INDUSTRIAL RELATIONS ACTS, 1946 TO 2004
SECTION 20(1), INDUSTRIAL RELATIONS ACT, 1969
P.J. CARROLL & CO. LIMITED
(REPRESENTED BY IRISH BUSINESS AND EMPLOYERS' CONFEDERATION)
- AND -
Chairman: Mr McGee
Employer Member: Mr Murphy
Worker Member: Ms Ni Mhurchu
1. Enhanced redundancy package
2. In April, 1998, the worker was made redundant after 25 years, the last 10 years in the position of filter making and cigarette making supervisor / foreman. The redundancy was as a result of a Company re-organisation. It was compulsory and the worker claims that at no time was he offered alternative employment. He also claims that the Managing Director assured him that if there was any improvement in the redundancy package it would apply to the worker.
In May, 1998, Labour Court Recommendation (LCR) No. 15876, which related to redundancy at the Company, was issued. In it the Court recommended that those who were selected for compulsory redundancy should be offered an enhanced package from a £3,000 (€3809.21) to £8,000 (€10,157.902) lump sum to facilitate training. The worker applied for the package but was informed that the package only applied to workers in the packing area. He also claims that another worker in the same position as himself was paid the enhanced package under a confidentiality agreement. The worker is also relying on LCR 18357 which issued in October, 2005. In it the Court recommended that two workers in the Company who were being made redundant should also be paid the enhanced 1998 redundancy package.
The Company has rejected the worker's claim stating that he had accepted the redundancy terms at the time of his departure.
The worker referred his case to the Labour Court on the 31st of March, 2006, in accordance with Section 20(1) of the Industrial Relations Act, 1969. A Labour Court hearing took place on the 25th of August, 2006.
3. 1. The worker was not made redundant as such as his role was not done away with. It was divided up among three other workers.
2. The Managing Director had promised the worker that he would avail of any enhanced redundancy package but he was over-ruled by the Human Resources Manager.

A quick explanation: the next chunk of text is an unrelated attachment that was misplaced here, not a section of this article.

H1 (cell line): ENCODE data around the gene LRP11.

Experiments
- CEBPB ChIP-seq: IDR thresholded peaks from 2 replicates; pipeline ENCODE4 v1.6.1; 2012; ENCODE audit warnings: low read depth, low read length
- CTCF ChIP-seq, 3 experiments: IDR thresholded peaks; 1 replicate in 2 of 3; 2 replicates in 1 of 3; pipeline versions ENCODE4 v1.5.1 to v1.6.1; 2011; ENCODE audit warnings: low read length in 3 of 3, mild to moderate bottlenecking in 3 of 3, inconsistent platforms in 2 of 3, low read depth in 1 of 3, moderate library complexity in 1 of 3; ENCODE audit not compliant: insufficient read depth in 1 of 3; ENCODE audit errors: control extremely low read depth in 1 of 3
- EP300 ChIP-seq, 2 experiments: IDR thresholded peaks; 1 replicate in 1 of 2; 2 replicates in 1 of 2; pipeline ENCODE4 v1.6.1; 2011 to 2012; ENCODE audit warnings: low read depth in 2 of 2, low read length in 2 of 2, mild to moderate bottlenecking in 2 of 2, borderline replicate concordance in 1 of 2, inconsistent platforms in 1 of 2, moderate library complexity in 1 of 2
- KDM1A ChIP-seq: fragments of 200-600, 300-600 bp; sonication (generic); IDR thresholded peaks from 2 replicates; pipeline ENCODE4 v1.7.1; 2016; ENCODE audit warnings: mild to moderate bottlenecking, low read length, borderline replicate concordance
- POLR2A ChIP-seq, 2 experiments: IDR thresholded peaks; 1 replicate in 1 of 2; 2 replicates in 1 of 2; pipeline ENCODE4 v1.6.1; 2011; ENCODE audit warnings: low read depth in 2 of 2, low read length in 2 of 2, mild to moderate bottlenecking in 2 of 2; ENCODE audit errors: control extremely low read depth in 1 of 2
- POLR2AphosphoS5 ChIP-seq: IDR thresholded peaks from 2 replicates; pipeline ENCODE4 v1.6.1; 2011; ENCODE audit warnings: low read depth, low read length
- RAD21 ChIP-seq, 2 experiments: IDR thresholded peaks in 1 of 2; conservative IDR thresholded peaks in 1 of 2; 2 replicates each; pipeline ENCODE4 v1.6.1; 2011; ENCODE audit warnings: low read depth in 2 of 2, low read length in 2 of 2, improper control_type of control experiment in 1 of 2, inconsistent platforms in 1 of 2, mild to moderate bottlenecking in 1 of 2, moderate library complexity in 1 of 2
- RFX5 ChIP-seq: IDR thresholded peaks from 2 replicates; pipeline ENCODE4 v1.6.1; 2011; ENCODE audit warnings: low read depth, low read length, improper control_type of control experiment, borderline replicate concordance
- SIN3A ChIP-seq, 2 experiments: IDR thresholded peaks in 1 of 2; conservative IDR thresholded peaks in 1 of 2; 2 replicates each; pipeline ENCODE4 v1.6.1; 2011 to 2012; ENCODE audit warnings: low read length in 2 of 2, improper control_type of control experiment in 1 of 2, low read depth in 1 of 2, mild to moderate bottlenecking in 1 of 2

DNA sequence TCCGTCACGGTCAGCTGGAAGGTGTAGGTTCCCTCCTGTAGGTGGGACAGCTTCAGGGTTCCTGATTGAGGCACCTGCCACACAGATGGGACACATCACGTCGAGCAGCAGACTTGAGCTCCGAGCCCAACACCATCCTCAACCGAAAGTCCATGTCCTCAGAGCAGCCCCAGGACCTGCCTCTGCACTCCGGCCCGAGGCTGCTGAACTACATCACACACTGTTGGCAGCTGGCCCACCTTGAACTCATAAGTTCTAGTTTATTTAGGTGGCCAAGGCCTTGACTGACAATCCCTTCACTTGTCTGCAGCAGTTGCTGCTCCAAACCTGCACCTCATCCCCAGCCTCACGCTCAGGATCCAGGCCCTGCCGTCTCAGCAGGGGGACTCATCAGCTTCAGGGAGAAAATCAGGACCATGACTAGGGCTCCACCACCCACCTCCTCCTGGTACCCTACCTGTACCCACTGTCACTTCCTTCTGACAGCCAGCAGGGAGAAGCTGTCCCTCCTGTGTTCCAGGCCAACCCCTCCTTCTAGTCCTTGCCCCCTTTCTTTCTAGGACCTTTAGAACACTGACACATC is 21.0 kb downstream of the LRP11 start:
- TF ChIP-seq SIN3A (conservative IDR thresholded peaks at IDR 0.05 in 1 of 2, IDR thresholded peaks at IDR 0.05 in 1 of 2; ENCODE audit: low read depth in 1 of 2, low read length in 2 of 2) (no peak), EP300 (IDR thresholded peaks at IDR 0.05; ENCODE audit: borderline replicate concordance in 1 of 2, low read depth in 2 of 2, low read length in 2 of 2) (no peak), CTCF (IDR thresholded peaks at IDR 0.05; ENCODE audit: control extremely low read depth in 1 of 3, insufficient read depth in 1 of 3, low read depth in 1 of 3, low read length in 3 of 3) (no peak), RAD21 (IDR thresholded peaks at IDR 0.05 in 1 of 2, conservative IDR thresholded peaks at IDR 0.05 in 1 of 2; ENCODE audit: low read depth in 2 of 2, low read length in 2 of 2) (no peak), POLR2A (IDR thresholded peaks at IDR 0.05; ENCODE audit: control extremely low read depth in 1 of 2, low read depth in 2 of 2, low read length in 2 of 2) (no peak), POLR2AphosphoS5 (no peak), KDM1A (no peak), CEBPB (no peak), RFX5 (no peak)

3. Another employee, in the same position as the worker concerned, received the redundancy package. The worker believes that this was because the employee was a member of a union which the worker was not.
4. 1. The worker is a former employee and he accepted full redundancy terms when he departed in 1998. He is not entitled to anything beyond what he agreed to and accepted at the time.
2. LCR 15876 impacted on 5 employees. The Company did not pay an additional 20 hourly-paid employees as requested by the union as they were not eligible under the terms of the recommendation. The worker concerned was also not eligible.
3. LCR 18357 was unique to the two employees concerned and cannot be relied on by the worker.
4. The assurances given by the Managing Director related to voluntary redundancies. The worker has confirmed that he was made compulsorily redundant.
The Court notes that this case has been in contention since 1998 and predates the cases to which LCR 18357 applied. It is the view of the Court that the claimant is a worker comprehended under the terms of LCR 15876 and that certain assurances were also given to him. The Court, therefore, recommends that the claim should be conceded and the claimant should receive the enhanced lump sum of €6,350 under the terms of that Recommendation.
Signed on behalf of the Labour Court
8th September, 2006______________________
Enquiries concerning this Recommendation should be addressed to Ciaran O'Neill, Court Secretary.